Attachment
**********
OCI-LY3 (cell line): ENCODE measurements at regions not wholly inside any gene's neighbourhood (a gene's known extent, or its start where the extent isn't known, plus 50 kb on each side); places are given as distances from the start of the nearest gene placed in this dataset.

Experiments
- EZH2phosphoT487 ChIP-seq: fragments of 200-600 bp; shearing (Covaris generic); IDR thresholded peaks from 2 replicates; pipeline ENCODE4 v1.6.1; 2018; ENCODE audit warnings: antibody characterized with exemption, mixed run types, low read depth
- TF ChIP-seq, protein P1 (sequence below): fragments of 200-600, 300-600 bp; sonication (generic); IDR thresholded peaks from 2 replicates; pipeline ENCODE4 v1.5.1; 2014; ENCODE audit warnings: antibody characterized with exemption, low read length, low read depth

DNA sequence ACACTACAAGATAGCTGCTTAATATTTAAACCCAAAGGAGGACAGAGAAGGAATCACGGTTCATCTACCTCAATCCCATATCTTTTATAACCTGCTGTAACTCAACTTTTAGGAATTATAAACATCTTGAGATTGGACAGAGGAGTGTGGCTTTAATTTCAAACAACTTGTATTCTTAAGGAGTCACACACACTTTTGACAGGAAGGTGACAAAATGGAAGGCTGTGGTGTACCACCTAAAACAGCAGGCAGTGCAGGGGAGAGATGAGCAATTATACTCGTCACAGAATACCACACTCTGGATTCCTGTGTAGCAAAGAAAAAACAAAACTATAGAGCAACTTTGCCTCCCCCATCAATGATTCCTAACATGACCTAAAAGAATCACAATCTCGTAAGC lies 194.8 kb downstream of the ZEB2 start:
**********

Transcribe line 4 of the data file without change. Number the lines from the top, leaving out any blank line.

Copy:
- TF ChIP-seq, protein P1 (sequence below): fragments of 200-600, 300-600 bp; sonication (generic); IDR thresholded peaks from 2 replicates; pipeline ENCODE4 v1.5.1; 2014; ENCODE audit warnings: antibody characterized with exemption, low read length, low read depth